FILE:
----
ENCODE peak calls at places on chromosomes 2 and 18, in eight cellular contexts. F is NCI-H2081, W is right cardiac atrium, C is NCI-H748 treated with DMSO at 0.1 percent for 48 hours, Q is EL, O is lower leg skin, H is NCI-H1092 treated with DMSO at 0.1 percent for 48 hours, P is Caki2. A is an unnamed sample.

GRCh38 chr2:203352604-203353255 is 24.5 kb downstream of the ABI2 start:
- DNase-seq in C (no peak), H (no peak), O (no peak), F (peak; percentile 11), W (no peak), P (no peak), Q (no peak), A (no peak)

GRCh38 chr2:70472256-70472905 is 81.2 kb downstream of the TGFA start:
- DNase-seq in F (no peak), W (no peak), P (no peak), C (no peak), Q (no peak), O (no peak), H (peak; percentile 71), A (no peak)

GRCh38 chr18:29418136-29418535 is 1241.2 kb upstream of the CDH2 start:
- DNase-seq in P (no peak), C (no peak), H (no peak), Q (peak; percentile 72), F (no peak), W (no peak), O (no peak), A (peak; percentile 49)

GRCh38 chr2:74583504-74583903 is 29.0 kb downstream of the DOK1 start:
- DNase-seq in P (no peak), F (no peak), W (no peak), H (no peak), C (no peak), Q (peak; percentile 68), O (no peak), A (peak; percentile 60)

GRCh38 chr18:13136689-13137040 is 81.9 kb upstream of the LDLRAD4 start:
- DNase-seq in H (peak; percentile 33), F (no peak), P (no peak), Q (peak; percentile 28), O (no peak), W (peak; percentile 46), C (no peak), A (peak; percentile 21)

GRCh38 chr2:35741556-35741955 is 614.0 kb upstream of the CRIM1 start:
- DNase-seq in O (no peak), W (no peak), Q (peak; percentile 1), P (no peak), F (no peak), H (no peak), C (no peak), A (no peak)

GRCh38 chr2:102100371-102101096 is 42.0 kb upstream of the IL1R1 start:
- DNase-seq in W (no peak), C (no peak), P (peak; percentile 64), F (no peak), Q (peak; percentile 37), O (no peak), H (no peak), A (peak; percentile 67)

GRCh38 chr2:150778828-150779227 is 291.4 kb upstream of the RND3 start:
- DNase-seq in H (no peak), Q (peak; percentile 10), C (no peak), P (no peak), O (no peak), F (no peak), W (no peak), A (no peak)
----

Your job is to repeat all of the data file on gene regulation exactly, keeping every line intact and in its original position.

ENCODE peak calls at places on chromosomes 2 and 18, in eight cellular contexts. F is NCI-H2081, W is right cardiac atrium, C is NCI-H748 treated with DMSO at 0.1 percent for 48 hours, Q is EL, O is lower leg skin, H is NCI-H1092 treated with DMSO at 0.1 percent for 48 hours, P is Caki2. A is an unnamed sample.

GRCh38 chr2:203352604-203353255 is 24.5 kb downstream of the ABI2 start:
- DNase-seq in C (no peak), H (no peak), O (no peak), F (peak; percentile 11), W (no peak), P (no peak), Q (no peak), A (no peak)

GRCh38 chr2:70472256-70472905 is 81.2 kb downstream of the TGFA start:
- DNase-seq in F (no peak), W (no peak), P (no peak), C (no peak), Q (no peak), O (no peak), H (peak; percentile 71), A (no peak)

GRCh38 chr18:29418136-29418535 is 1241.2 kb upstream of the CDH2 start:
- DNase-seq in P (no peak), C (no peak), H (no peak), Q (peak; percentile 72), F (no peak), W (no peak), O (no peak), A (peak; percentile 49)

GRCh38 chr2:74583504-74583903 is 29.0 kb downstream of the DOK1 start:
- DNase-seq in P (no peak), F (no peak), W (no peak), H (no peak), C (no peak), Q (peak; percentile 68), O (no peak), A (peak; percentile 60)

GRCh38 chr18:13136689-13137040 is 81.9 kb upstream of the LDLRAD4 start:
- DNase-seq in H (peak; percentile 33), F (no peak), P (no peak), Q (peak; percentile 28), O (no peak), W (peak; percentile 46), C (no peak), A (peak; percentile 21)

GRCh38 chr2:35741556-35741955 is 614.0 kb upstream of the CRIM1 start:
- DNase-seq in O (no peak), W (no peak), Q (peak; percentile 1), P (no peak), F (no peak), H (no peak), C (no peak), A (no peak)

GRCh38 chr2:102100371-102101096 is 42.0 kb upstream of the IL1R1 start:
- DNase-seq in W (no peak), C (no peak), P (peak; percentile 64), F (no peak), Q (peak; percentile 37), O (no peak), H (no peak), A (peak; percentile 67)

GRCh38 chr2:150778828-150779227 is 291.4 kb upstream of the RND3 start:
- DNase-seq in H (no peak), Q (peak; percentile 10), C (no peak), P (no peak), O (no peak), F (no peak), W (no peak), A (no peak)